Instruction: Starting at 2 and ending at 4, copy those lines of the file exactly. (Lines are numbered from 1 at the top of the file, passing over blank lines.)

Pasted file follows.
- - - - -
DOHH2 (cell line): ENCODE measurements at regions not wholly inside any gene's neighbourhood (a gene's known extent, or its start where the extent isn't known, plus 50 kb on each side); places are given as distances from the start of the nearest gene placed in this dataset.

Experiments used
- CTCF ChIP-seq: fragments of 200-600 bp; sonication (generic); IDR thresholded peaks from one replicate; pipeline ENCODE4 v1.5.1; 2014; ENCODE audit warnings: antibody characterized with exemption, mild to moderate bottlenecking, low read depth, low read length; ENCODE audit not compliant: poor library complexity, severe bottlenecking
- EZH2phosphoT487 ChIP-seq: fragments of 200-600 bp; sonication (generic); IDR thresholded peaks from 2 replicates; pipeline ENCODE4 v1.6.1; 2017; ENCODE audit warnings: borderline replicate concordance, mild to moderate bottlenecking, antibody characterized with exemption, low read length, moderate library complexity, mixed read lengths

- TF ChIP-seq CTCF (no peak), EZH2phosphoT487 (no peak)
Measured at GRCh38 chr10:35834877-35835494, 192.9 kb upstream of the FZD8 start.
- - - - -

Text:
Experiments used
- CTCF ChIP-seq: fragments of 200-600 bp; sonication (generic); IDR thresholded peaks from one replicate; pipeline ENCODE4 v1.5.1; 2014; ENCODE audit warnings: antibody characterized with exemption, mild to moderate bottlenecking, low read depth, low read length; ENCODE audit not compliant: poor library complexity, severe bottlenecking
- EZH2phosphoT487 ChIP-seq: fragments of 200-600 bp; sonication (generic); IDR thresholded peaks from 2 replicates; pipeline ENCODE4 v1.6.1; 2017; ENCODE audit warnings: borderline replicate concordance, mild to moderate bottlenecking, antibody characterized with exemption, low read length, moderate library complexity, mixed read lengths